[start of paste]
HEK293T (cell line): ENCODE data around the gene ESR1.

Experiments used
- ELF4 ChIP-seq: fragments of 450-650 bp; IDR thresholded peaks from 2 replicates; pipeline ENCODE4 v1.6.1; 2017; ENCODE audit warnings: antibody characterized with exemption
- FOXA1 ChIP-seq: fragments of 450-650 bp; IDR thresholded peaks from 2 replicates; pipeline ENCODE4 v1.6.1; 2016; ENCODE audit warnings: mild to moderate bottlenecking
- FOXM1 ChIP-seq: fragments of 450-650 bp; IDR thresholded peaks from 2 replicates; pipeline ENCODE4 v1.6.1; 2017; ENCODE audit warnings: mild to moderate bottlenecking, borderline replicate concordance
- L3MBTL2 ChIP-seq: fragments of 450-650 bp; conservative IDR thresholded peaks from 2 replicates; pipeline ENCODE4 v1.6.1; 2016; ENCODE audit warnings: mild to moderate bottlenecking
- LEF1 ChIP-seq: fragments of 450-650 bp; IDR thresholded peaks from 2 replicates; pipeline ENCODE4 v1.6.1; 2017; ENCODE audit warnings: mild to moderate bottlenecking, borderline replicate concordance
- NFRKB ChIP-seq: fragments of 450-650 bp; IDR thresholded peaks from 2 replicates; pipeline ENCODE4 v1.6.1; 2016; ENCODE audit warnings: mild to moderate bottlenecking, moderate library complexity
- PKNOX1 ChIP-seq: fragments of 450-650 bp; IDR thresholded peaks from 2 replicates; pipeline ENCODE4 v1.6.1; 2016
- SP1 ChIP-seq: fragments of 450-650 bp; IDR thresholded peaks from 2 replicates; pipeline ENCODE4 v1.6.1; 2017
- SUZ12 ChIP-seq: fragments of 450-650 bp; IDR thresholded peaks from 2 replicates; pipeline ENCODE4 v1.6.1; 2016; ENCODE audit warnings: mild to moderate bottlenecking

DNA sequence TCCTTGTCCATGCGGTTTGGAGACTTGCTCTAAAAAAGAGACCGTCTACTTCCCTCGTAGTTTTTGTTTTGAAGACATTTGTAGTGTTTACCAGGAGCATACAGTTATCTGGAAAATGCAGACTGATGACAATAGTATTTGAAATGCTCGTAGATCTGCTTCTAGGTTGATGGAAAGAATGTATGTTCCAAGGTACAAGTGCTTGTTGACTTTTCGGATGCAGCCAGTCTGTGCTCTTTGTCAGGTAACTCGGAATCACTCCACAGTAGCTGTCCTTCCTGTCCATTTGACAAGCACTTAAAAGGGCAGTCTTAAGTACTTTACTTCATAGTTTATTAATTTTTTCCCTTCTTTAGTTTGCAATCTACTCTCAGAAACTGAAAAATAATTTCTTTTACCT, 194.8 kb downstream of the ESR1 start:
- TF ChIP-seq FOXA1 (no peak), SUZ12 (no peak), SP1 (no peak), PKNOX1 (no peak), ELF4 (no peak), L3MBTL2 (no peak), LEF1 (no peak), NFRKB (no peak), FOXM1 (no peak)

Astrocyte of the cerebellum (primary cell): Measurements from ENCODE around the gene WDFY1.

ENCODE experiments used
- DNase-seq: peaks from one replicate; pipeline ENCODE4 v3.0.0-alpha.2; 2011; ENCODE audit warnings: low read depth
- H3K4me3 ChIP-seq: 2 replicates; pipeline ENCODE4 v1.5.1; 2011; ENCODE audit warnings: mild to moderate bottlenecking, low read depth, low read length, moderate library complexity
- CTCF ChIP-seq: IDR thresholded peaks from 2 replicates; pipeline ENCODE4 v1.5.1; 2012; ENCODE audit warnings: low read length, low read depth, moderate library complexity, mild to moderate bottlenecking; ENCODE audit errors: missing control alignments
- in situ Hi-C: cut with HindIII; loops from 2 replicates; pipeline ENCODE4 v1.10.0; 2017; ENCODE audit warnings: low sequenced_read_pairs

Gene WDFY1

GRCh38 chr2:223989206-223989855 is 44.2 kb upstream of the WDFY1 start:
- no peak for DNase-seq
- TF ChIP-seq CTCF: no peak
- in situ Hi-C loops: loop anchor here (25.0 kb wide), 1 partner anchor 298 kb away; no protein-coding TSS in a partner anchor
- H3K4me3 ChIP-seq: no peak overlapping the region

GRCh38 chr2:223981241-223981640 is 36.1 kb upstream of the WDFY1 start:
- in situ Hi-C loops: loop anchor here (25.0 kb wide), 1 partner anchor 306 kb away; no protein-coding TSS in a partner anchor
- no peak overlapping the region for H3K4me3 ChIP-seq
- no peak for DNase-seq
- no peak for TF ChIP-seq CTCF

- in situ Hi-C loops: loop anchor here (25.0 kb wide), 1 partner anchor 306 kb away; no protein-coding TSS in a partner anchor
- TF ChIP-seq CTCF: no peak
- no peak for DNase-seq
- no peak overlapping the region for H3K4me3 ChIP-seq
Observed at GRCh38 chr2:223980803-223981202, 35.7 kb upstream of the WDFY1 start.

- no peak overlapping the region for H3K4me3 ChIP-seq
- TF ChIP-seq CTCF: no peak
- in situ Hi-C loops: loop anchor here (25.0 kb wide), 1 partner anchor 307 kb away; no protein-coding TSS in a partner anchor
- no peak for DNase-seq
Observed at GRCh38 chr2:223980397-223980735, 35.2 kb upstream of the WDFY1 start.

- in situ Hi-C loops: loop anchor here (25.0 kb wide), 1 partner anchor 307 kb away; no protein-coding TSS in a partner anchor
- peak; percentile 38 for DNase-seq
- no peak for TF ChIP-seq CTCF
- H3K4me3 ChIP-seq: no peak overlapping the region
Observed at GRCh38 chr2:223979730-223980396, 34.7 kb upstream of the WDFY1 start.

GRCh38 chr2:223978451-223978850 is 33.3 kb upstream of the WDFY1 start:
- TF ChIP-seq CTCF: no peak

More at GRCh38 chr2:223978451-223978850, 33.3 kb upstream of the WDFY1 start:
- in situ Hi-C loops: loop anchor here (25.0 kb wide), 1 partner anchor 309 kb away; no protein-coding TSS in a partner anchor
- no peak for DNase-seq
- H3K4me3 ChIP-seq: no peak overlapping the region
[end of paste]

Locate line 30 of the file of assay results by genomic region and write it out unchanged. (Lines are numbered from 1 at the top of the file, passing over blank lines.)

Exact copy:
- no peak for TF ChIP-seq CTCF